- No lettering or seals – never use writing of any kind.
- Be distinctive (or be related).
Let’s explore these rules further with respect to some of the American examples that Mars refers to, as well as some South African flag examples that I’ll add here, to see if we agree on the 5 rules and where the exceptions to the rules still make for something great.
1. Keep it simple
Take the City of Chicago flag for our first example: this flag gets it right with its two distinct blue stripes and four red pointed stars on white field.
2. Use meaningful symbolism
Lately there has been a change to the City of Cape Town’s flag (logo used in flag form). This is the old City of Cape Town flag, designed by Ogilvy Cape Town in 2003:
Graphic design experts will tell you a lot more about the kerning and balance of it (I’m just an Account Manager), but the basic design elements – a stylised Table Mountain and the rainbow nation colours that the city serves – are no stretch for the imagination. Nevertheless, the flag delivers on the meaningful front.
This is the new City of Cape Town flag:
A little more imagination is needed now. The striking design certainly catches the eye. Table Mountain is represented by the patterned rings, which consist of repeated Table Mountains, joined together. If one were to get very deep and meaningful, perhaps one could also see a protea, the cogs of local industry, or the cluster of a people on road bikes riding the Argus Cycle Tour? The ringed pattern could also be a kind of kaleidoscope – an idea for a city filled with dynamic diversity, shifting, turning, and moving with the times.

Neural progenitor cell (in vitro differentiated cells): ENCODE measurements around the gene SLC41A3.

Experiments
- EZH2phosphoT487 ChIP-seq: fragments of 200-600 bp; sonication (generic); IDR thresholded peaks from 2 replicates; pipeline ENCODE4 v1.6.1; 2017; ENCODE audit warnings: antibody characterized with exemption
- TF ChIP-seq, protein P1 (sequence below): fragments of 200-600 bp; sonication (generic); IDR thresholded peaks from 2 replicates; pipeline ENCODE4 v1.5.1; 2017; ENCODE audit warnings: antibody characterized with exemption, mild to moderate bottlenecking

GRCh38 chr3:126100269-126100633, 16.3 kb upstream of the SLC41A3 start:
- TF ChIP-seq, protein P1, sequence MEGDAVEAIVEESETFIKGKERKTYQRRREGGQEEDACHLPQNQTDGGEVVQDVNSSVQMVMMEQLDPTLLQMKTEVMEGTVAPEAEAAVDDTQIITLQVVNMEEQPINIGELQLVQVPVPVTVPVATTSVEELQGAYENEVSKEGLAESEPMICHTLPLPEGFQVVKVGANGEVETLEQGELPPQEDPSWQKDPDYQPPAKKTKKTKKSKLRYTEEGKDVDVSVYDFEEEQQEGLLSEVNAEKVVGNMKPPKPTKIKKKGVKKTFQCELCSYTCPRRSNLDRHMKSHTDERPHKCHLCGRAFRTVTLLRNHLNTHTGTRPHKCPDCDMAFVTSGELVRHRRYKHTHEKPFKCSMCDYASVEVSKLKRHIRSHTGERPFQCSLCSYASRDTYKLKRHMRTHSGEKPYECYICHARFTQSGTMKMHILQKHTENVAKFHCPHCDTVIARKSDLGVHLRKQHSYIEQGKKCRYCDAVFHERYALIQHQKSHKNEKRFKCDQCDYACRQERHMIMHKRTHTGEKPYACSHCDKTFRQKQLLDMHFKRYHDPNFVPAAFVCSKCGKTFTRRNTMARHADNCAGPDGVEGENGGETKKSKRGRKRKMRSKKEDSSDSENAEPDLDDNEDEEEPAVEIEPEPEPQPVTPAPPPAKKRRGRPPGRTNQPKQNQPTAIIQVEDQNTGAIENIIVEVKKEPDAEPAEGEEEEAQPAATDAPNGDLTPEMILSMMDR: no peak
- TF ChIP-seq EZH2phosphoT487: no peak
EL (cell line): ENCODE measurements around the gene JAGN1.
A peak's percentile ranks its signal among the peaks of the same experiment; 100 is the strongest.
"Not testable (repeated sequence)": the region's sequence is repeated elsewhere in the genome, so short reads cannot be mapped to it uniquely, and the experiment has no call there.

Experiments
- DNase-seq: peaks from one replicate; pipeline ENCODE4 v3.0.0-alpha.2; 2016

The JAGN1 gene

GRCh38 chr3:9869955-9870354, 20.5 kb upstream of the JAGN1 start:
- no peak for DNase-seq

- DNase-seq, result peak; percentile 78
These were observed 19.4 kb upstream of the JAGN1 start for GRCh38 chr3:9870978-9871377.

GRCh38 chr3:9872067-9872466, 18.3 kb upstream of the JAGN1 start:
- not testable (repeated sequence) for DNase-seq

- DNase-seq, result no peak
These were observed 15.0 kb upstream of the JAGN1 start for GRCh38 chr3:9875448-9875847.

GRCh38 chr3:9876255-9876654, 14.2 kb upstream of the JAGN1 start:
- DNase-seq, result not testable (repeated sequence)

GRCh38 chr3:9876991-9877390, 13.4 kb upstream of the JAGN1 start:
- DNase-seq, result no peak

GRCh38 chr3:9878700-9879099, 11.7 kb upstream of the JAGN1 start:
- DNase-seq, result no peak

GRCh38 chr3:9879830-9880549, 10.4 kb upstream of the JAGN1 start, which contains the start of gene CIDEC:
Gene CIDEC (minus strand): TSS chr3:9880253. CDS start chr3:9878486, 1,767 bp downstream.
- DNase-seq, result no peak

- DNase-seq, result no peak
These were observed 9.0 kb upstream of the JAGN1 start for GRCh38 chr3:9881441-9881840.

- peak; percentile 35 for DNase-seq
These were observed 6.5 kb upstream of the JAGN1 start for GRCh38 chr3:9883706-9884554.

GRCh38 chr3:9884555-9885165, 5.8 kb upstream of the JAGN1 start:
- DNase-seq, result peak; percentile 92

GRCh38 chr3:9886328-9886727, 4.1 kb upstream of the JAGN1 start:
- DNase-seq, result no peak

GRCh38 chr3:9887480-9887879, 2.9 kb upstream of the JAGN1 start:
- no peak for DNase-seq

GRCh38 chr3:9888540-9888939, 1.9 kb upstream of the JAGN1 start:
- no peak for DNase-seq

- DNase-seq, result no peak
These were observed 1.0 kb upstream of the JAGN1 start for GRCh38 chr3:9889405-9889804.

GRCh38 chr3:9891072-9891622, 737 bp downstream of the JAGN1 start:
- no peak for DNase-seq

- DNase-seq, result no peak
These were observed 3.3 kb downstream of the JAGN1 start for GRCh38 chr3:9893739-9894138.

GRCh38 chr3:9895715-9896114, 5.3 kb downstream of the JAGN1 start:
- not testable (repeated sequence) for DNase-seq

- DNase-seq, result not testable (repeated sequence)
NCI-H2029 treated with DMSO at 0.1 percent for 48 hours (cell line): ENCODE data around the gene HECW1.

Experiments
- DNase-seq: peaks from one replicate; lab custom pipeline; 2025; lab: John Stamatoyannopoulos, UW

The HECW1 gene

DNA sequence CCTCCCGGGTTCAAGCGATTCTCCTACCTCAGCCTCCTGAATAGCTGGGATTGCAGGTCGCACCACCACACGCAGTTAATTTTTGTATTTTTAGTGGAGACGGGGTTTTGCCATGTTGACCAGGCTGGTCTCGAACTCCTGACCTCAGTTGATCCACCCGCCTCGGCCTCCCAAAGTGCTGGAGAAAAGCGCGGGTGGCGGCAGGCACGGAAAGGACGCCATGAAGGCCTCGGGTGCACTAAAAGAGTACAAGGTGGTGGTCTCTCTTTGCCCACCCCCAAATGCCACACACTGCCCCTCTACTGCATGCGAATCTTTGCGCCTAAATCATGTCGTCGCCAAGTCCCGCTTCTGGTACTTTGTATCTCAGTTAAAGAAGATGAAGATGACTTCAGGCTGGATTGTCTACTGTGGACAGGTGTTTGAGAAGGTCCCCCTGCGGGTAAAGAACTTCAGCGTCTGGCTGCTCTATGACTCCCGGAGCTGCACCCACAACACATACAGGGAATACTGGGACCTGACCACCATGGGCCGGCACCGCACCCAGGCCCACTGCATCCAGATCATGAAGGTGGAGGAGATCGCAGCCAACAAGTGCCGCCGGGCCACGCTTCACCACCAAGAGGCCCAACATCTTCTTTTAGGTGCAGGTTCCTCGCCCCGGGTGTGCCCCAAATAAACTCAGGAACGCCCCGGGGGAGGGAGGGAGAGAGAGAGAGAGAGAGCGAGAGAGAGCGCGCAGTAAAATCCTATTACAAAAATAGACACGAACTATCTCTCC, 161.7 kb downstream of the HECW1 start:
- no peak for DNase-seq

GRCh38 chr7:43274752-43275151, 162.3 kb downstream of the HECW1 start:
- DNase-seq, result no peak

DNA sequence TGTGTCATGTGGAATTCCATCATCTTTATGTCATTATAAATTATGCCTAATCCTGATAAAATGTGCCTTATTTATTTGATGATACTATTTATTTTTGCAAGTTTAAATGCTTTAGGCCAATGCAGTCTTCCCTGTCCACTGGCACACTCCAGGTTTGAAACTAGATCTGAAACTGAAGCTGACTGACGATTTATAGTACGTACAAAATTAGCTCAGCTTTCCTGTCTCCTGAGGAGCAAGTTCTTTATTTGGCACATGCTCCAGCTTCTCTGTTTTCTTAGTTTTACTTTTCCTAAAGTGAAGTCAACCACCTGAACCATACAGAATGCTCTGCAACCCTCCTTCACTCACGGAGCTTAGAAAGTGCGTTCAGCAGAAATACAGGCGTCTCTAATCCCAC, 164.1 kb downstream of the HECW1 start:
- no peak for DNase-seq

Some folks would say that the colours are typical of the city of Cape Town – the colourful painted houses of the Bo Kaap, the vibrant minstrel uniforms you see at New Year, the Christmas lights of Adderley Street, the blue waters of Clifton, the array of fynbos unique to the region, the loving feeling of gay pride, and the kaleidoscope of characters that give the city its vibrant personality. It captures the essence of the city, and uses meaningful symbolism to do so. But it breaks rule number 3.
3. Use 2 to 3 basic colours
The jury is still out on this rule. Chicago’s flag uses 3 standard colour-set colours – red, white and blue. This isn’t to say that Cape Town’s flag, with its 6 colours (and only white from the standard colour-set), falls flat in terms of its design or reason for being. I’ll leave that to you to decide.
One thing is for sure: The flags of cities like Chicago and Amsterdam, with their 3 colours from the standard colour set, have captured the attention and hearts of fervent locals and tourists alike. The designs of these flags have complete buy-in with the bio of the cities – they are seen throughout the cities, in shop windows, displayed in private homes, flown by every municipal building, displayed on all sorts of paraphernalia. These flags are distinct symbols of their cities’ pride – they are adaptable and re-mixable, and are deeply entrenched in the civic imagery of their cities.
I’m proud to be Dutch because it’s my heritage. But I feel even cooler because I’m associated with this badass flag of Amsterdam:
4. No lettering or seals
This is another reason why the City of Amsterdam got its flag right – it took the key elements from the shield of the Amsterdam Coat of Arms and turned it into one of the most distinctive, hardcore flags in the world!
This is the Amsterdam Coat of Arms:
See how they did that!?
San Francisco’s flag and, I hate to say it, the City of Johannesburg’s flag both miss the boat on this front. San Francisco displays its city name on its flag – the most obvious faux pas and a definite failure in symbolism!